There is a new series: Dragon Ball AF
Images of a “Super Saiyan 5” Goku began surfacing online back in the late 1990s. For the longest time, no source could ever be tracked down, but it is likely that the image originated as fan art by “Daniel Montiel Franco” within the Spanish video game magazine Hobby Consolas. Beyond this, the entire concept of this new transformation and its supposed origin in the spin-off series Dragon Ball AF was always attributed to dōjinshi (or fan manga). No-one had ever been able to actually provide evidence of a real “DBAF” dōjinshi, though — if no pen-and-paper product could be showcased, what reason was there to believe it actually existed, even if only in dōjinshi form?
This rumor became so widespread (and was so persistent) that FUNimation (the company responsible for the series’ distribution in North America) was forced to address the question of “AF” during panels at conventions, and even resorted to posting an answer in their official FAQ on dragonballz.com.
You may even have come across “episode guides” for the series listing full episode titles and descriptions, which also drop hints at new characters. For example, one of the most-cited “new characters” in these episode titles goes by the name of “Xicor“. The name may be a reference to “Xizor” from the Star Wars expanded universe, though the pronunciations may be quite different (“zai – kor” vs “shee – zor”). Absolutely no mention of the name “Xicor” appears throughout the history of alt.fan.dragonball (a popular Dragon Ball discussion newsgroup), which leads us to believe that the name possibly came after approximately 2002-2003 (when the newsgroup began to decline in activity). Indeed, searching through the internet and its various fan websites and forums will reveal that the name “Xicor” in conjunction with Dragon Ball AF took off in popularity sometime around 2004.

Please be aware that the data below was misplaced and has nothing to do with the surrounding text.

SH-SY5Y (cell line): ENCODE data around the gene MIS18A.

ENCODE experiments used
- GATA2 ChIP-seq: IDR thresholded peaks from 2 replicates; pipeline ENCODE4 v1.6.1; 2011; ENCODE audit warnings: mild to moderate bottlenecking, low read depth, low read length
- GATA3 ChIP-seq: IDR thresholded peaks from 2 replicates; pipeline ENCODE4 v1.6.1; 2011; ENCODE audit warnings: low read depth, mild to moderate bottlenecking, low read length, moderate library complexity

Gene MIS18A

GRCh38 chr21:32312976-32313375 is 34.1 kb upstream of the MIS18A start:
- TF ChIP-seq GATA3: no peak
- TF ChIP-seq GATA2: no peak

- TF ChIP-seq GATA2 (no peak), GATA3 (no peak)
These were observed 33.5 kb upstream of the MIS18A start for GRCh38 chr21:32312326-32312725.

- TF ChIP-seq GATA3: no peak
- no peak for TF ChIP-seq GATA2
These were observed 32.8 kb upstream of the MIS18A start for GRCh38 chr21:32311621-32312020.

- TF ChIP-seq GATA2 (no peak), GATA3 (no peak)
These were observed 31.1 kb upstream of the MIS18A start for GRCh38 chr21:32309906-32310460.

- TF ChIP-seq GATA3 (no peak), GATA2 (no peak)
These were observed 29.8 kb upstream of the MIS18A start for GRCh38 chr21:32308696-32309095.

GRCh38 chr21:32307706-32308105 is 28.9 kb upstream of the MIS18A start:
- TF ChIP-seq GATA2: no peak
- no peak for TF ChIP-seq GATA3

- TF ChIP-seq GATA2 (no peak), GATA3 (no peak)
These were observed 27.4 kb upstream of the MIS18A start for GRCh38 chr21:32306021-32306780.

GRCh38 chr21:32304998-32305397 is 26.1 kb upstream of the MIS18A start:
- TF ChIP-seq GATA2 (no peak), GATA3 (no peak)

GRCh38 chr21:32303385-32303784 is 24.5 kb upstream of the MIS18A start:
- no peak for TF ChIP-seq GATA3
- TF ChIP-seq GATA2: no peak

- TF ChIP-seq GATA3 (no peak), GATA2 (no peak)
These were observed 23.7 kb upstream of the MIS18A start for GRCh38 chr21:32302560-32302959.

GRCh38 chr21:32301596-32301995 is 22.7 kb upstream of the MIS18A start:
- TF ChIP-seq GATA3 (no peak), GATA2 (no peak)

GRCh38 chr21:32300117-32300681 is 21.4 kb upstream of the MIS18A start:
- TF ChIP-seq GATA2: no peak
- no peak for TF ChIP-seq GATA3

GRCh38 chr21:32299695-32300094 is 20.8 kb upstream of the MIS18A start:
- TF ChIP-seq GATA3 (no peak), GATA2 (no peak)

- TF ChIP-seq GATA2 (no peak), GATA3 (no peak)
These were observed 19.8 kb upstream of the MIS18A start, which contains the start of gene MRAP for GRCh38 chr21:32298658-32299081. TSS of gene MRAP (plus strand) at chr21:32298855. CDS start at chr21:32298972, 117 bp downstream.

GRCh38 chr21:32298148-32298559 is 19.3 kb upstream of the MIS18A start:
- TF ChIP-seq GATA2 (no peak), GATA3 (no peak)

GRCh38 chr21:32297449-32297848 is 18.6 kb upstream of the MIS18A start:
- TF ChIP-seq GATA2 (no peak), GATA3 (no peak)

One of the “giveaways” of these episode lists is their style — they go with naming conventions and listings that make more sense for a FUNimation English release, rather than an original Japanese release. While the typical Japanese Dragon Ball series episode title will typically follow the format of “(insert exclamation or question here)?! (insert statement here)“, these supposed “AF” episode titles tend to be very short statements of only two to four words (such as “Xicor Attacks!”), and even feature FUNimation-only name spellings (such as “Tien” instead of “Tenshinhan”). Needless to say, the Japanese would not follow these conventions.
What about those really pretty, official-looking pictures? You have probably come across the Super Saiyan 4 Gohan image, or a Vegeta image with the character all decked out looking more like a king. Fans have consistently cited these two images as hard proof that “AF” existed, and even had character designs.